(ii) He has made preparations to use the domain name in connection with retail sales by forming a North Carolina corporation to “explore Retail Specialty Stores” in April 2008 and applying for two federal trademark registrations that would serve as the names of these Retail Specialty Stores.1 He has incurred over $100,000 in expenses exploring potential markets and in legal fees during the year 2008.
(iii) He does not “own” the website “www.ilovemyserta.com”, and it is registered with Network Solutions LLC, with whom he has no association.2
(iv) He was a Senior Vice President at Sealy Mattress Company for 22 years but is no longer employed by the company since he resigned on January 31, 2008.
As a preliminary issue, the Panel notes that Respondent submitted some material in confidence, and a redacted version of the Response was sent to Complainant. However, there is no provision under the Policy, Rules or Supplemental Rules for submission of confidential information that is shared only with the Panel and not also with Complainant. Moreover, most of the information that Respondent redacted—namely trademark filings and corporate names is in any event public. The remainder, such as the terms of his resignation from Sealy, Inc., have no bearing upon the Panel's decision. Thus, the Panel has decided to disregard the unredacted materials that were submitted only to the Panel, and not to the Complainant, and instead has considered only the redacted materials in rendering its decision.3
In order to succeed in its claim, Complainant must demonstrate that all of the elements enumerated in Paragraph 4(a) of the Uniform Domain Name Dispute Resolution Policy (the “Policy”) have been satisfied, namely:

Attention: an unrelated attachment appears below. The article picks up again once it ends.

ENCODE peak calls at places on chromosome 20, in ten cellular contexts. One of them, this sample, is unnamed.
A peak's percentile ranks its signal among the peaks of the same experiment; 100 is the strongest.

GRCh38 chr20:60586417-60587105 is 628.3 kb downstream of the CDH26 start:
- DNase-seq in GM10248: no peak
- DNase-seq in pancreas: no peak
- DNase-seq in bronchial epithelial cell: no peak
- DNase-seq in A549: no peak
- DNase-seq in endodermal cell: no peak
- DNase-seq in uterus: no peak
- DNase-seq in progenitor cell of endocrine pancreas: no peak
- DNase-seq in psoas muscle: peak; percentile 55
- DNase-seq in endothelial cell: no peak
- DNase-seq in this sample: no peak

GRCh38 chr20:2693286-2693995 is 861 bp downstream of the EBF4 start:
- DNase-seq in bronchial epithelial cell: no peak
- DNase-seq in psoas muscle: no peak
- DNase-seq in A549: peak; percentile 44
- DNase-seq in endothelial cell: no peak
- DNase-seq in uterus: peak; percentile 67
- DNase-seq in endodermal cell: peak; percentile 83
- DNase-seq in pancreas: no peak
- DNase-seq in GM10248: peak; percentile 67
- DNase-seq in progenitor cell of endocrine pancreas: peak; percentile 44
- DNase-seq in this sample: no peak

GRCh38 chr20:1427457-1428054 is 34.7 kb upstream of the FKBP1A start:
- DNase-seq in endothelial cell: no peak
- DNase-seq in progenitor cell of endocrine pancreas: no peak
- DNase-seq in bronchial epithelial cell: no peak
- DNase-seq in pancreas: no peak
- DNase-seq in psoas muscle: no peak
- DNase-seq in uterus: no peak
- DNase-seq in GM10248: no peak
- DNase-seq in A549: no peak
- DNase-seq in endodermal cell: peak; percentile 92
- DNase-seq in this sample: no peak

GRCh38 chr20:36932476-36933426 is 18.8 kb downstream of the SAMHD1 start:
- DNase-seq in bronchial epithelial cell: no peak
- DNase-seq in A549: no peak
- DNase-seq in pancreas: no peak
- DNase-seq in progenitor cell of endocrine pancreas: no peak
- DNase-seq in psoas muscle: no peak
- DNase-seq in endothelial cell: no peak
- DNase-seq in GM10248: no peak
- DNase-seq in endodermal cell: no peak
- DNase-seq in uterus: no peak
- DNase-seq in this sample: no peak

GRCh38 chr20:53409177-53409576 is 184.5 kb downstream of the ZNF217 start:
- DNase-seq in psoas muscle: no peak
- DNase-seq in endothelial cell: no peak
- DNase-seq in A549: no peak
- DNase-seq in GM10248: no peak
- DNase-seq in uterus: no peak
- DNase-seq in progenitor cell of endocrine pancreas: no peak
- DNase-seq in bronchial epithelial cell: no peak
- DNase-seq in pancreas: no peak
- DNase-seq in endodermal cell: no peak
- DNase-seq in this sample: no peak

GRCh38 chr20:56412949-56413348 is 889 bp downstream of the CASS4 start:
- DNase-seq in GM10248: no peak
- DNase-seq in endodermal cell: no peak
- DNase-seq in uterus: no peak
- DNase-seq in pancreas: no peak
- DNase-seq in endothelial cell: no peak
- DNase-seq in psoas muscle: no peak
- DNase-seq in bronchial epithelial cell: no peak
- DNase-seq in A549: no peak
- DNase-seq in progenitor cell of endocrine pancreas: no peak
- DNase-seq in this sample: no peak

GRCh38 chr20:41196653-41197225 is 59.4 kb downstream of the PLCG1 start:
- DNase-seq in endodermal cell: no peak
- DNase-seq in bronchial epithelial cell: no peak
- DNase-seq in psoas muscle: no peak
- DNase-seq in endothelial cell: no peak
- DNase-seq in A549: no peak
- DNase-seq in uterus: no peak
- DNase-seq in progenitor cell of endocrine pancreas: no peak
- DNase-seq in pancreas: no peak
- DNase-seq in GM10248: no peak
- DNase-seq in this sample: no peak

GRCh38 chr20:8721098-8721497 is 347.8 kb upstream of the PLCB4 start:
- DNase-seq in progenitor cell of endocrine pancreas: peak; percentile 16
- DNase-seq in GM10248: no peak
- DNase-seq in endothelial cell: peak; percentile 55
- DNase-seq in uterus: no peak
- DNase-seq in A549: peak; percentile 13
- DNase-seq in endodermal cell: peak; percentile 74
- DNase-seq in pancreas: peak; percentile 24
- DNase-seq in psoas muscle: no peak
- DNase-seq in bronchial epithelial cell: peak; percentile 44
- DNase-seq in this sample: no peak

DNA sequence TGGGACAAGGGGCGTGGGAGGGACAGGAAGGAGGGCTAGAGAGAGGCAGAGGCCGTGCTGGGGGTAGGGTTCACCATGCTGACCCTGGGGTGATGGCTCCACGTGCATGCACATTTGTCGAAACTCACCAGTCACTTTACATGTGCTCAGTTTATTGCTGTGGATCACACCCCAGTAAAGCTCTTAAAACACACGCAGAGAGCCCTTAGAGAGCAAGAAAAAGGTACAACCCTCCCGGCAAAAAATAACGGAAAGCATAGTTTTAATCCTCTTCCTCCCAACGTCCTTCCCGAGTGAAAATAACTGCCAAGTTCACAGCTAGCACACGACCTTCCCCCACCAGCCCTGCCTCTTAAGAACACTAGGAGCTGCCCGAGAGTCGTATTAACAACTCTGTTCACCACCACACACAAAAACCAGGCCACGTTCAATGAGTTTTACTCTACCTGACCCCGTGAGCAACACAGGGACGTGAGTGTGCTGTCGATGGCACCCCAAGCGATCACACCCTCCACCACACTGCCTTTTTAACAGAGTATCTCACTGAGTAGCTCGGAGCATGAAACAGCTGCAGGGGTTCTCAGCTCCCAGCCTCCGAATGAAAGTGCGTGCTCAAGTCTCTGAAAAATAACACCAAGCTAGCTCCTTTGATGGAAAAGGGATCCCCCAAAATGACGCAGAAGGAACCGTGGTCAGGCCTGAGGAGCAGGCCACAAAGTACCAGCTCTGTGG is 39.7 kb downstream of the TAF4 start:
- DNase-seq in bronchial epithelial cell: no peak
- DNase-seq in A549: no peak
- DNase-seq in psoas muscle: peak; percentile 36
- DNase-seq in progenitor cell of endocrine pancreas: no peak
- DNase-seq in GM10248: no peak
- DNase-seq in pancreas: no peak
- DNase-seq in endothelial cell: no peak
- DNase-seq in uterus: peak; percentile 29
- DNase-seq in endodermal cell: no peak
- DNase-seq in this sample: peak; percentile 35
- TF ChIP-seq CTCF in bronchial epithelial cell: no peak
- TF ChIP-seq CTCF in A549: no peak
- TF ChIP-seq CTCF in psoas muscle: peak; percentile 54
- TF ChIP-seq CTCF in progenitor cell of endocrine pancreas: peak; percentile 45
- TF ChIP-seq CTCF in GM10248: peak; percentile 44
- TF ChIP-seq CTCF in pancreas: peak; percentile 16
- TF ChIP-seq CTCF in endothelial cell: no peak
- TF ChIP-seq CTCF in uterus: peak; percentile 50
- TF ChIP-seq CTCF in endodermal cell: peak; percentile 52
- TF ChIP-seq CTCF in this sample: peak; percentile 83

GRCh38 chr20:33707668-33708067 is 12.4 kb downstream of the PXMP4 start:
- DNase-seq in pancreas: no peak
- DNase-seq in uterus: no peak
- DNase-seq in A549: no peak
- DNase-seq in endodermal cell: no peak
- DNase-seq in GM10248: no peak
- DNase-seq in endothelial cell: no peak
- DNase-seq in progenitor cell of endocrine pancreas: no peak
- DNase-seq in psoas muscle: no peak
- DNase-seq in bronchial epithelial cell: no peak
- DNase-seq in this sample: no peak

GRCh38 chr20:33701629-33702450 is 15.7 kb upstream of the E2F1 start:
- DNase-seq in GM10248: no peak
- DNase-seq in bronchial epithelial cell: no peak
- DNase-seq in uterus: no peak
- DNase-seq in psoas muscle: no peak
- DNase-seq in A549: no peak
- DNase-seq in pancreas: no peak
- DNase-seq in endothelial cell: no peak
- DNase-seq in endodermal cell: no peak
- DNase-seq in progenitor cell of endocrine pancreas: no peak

(i) the Domain Name is identical or confusingly similar to a trademark or service mark in which the Complainant has rights;
(ii) Respondent has no rights or legitimate interests with respect to the Domain Name; and
(iii) the Domain Name has been registered and used in bad faith
Complainant easily satisfies its burden under Paragraph 4(a)(i). Complainant owns at least four federally-registered trademarks incorporating the SERTA mark. The disputed domain name contains the SERTA mark in its entirety, and the addition of the descriptive phrases “I love my” is insufficient to change the fact that the domain name is confusingly similar to Complainant's trademark. See Revlon Consumer Products Corporation v. Brandy Farris, WIPO Case No. D2003-0291 (June 4, 2003) (<iloverevlon.com> confusingly similar to REVLON trademark).
Paragraph 4(c) of the Policy lists several ways in which a respondent may demonstrate rights or a legitimate interest a domain name:
(i) before any notice of the dispute, Respondent's use of, or demonstrable preparations to use, the domain or a name corresponding to the domain name in connection with a bona fide offering of goods or services; or